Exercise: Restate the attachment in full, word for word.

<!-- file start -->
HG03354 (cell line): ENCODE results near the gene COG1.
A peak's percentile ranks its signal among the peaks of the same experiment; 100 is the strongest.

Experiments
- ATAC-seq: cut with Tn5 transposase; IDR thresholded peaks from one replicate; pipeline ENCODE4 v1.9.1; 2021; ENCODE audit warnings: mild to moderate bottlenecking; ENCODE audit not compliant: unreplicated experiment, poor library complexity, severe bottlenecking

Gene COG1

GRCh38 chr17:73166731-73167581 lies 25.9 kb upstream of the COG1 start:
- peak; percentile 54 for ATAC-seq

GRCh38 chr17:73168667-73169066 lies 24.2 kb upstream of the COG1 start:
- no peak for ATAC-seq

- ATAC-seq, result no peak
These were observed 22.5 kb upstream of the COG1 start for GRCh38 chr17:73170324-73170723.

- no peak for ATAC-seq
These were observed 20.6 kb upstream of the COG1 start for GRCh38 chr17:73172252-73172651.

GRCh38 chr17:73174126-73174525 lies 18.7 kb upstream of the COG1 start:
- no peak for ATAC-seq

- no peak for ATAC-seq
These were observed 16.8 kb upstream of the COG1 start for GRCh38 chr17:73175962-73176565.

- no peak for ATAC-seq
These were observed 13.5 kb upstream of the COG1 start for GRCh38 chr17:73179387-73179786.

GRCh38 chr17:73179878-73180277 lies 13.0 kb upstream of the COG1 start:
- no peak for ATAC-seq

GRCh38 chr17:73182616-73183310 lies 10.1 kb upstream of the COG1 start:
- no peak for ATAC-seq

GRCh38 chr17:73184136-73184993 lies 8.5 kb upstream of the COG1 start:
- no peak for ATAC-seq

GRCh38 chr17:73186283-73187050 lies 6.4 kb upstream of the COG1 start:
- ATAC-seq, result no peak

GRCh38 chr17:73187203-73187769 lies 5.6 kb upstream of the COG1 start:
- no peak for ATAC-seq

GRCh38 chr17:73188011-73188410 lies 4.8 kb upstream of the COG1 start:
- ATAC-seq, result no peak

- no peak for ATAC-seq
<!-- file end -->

HG03354 (cell line): ENCODE results near the gene COG1.
A peak's percentile ranks its signal among the peaks of the same experiment; 100 is the strongest.

Experiments
- ATAC-seq: cut with Tn5 transposase; IDR thresholded peaks from one replicate; pipeline ENCODE4 v1.9.1; 2021; ENCODE audit warnings: mild to moderate bottlenecking; ENCODE audit not compliant: unreplicated experiment, poor library complexity, severe bottlenecking

Gene COG1

GRCh38 chr17:73166731-73167581 lies 25.9 kb upstream of the COG1 start:
- peak; percentile 54 for ATAC-seq

GRCh38 chr17:73168667-73169066 lies 24.2 kb upstream of the COG1 start:
- no peak for ATAC-seq

- ATAC-seq, result no peak
These were observed 22.5 kb upstream of the COG1 start for GRCh38 chr17:73170324-73170723.

- no peak for ATAC-seq
These were observed 20.6 kb upstream of the COG1 start for GRCh38 chr17:73172252-73172651.

GRCh38 chr17:73174126-73174525 lies 18.7 kb upstream of the COG1 start:
- no peak for ATAC-seq

- no peak for ATAC-seq
These were observed 16.8 kb upstream of the COG1 start for GRCh38 chr17:73175962-73176565.

- no peak for ATAC-seq
These were observed 13.5 kb upstream of the COG1 start for GRCh38 chr17:73179387-73179786.

GRCh38 chr17:73179878-73180277 lies 13.0 kb upstream of the COG1 start:
- no peak for ATAC-seq

GRCh38 chr17:73182616-73183310 lies 10.1 kb upstream of the COG1 start:
- no peak for ATAC-seq

GRCh38 chr17:73184136-73184993 lies 8.5 kb upstream of the COG1 start:
- no peak for ATAC-seq

GRCh38 chr17:73186283-73187050 lies 6.4 kb upstream of the COG1 start:
- ATAC-seq, result no peak

GRCh38 chr17:73187203-73187769 lies 5.6 kb upstream of the COG1 start:
- no peak for ATAC-seq

GRCh38 chr17:73188011-73188410 lies 4.8 kb upstream of the COG1 start:
- ATAC-seq, result no peak

- no peak for ATAC-seq